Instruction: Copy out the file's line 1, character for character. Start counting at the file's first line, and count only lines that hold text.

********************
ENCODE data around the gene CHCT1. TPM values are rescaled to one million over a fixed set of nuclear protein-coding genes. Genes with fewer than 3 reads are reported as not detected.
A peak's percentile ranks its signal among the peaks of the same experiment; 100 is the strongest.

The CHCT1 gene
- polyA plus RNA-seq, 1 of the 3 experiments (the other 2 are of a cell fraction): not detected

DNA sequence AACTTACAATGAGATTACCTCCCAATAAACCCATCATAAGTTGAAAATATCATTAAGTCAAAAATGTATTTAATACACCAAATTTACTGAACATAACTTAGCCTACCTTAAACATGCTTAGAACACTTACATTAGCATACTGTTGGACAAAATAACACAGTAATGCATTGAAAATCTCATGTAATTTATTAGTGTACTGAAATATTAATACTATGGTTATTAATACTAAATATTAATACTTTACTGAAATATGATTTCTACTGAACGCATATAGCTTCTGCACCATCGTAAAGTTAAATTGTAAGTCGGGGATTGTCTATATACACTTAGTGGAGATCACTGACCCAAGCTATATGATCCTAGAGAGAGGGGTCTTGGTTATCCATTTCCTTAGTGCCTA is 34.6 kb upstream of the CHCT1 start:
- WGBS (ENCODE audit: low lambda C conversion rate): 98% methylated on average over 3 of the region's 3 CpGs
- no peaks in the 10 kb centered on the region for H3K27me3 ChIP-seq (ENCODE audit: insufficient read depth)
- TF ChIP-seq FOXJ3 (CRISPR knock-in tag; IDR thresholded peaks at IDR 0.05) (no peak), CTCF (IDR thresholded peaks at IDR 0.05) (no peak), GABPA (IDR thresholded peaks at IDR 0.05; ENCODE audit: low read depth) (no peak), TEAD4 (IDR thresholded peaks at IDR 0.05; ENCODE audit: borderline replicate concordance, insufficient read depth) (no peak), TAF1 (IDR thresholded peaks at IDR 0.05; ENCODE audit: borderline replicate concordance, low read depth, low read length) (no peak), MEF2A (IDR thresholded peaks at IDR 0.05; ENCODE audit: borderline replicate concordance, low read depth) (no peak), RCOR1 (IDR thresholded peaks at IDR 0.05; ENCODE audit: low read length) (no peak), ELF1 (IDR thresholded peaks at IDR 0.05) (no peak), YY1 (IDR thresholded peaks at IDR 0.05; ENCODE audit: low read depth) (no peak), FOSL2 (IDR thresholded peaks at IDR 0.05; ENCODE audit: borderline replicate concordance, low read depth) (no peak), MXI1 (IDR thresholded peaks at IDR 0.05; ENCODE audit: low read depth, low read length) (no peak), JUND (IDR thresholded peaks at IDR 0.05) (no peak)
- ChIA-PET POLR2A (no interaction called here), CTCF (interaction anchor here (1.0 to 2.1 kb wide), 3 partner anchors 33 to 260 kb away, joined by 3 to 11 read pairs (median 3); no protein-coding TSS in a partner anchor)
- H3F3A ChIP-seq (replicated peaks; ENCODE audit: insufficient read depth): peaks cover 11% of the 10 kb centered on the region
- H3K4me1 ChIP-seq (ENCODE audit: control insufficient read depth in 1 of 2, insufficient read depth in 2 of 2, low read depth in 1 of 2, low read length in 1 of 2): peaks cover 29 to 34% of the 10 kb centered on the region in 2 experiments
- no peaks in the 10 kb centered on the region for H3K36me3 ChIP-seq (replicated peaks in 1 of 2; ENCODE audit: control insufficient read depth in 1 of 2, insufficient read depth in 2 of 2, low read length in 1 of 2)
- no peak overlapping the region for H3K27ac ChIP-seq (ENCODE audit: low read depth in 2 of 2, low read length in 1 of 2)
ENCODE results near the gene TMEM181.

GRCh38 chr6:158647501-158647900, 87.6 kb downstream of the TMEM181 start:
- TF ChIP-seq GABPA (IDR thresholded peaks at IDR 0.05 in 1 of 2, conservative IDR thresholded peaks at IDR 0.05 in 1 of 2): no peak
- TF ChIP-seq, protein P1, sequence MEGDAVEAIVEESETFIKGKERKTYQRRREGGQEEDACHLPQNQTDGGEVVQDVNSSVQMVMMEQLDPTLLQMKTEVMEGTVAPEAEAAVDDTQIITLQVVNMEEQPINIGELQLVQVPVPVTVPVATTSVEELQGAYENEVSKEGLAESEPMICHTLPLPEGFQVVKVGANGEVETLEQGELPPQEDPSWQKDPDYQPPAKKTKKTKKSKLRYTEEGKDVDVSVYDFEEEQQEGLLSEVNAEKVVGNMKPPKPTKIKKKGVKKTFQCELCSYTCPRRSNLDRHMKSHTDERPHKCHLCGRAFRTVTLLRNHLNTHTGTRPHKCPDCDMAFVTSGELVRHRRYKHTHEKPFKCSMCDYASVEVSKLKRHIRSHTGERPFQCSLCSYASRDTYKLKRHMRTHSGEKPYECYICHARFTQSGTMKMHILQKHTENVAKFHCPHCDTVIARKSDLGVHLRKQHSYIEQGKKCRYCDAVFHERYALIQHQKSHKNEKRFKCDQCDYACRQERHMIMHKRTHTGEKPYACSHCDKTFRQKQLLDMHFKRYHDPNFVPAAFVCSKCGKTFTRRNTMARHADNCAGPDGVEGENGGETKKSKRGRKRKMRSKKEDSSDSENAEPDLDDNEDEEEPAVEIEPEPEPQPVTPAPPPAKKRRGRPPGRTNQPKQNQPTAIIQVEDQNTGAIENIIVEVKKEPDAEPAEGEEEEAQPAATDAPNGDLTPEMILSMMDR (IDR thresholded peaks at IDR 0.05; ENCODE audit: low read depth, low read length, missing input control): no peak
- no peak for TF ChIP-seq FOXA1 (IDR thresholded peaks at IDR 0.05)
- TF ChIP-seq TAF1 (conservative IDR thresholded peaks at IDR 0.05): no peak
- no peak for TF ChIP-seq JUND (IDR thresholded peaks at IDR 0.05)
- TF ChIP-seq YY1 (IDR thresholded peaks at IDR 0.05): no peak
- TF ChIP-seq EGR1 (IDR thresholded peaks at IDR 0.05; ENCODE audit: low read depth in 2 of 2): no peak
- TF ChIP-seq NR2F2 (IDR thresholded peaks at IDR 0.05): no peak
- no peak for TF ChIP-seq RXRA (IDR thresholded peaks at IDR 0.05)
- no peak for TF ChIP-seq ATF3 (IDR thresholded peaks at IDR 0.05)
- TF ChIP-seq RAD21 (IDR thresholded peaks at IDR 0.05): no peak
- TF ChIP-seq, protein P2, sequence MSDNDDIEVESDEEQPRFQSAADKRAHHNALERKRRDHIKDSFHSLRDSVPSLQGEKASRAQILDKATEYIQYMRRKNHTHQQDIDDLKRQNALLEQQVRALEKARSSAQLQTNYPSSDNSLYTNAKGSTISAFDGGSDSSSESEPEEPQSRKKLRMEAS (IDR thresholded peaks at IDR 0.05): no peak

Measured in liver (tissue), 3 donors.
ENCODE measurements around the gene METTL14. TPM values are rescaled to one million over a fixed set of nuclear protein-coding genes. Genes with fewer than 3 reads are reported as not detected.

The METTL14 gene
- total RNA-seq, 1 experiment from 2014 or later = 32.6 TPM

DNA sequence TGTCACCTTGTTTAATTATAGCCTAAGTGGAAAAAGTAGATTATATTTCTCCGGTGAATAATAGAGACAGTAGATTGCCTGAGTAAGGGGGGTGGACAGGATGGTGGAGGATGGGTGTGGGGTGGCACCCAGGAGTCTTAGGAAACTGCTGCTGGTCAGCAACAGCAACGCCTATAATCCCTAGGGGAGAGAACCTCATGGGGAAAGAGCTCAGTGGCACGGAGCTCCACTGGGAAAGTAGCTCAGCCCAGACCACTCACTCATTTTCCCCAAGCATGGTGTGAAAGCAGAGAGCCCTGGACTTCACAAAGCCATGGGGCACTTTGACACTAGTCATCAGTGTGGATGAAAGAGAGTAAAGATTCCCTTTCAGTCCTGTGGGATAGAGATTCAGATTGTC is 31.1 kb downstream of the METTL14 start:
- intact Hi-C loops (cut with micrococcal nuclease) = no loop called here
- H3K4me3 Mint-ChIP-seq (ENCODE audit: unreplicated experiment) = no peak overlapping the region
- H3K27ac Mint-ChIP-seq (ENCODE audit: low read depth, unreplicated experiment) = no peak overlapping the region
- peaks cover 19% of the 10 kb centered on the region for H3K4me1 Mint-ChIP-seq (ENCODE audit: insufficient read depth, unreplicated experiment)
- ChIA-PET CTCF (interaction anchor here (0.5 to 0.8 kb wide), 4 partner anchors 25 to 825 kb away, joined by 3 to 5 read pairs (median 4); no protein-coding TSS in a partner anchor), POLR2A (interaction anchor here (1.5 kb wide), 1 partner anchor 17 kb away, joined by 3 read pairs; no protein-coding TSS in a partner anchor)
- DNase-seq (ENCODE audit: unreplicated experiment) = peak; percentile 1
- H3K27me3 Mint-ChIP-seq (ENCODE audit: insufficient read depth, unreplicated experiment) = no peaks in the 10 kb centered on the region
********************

ENCODE data around the gene CHCT1. TPM values are rescaled to one million over a fixed set of nuclear protein-coding genes. Genes with fewer than 3 reads are reported as not detected.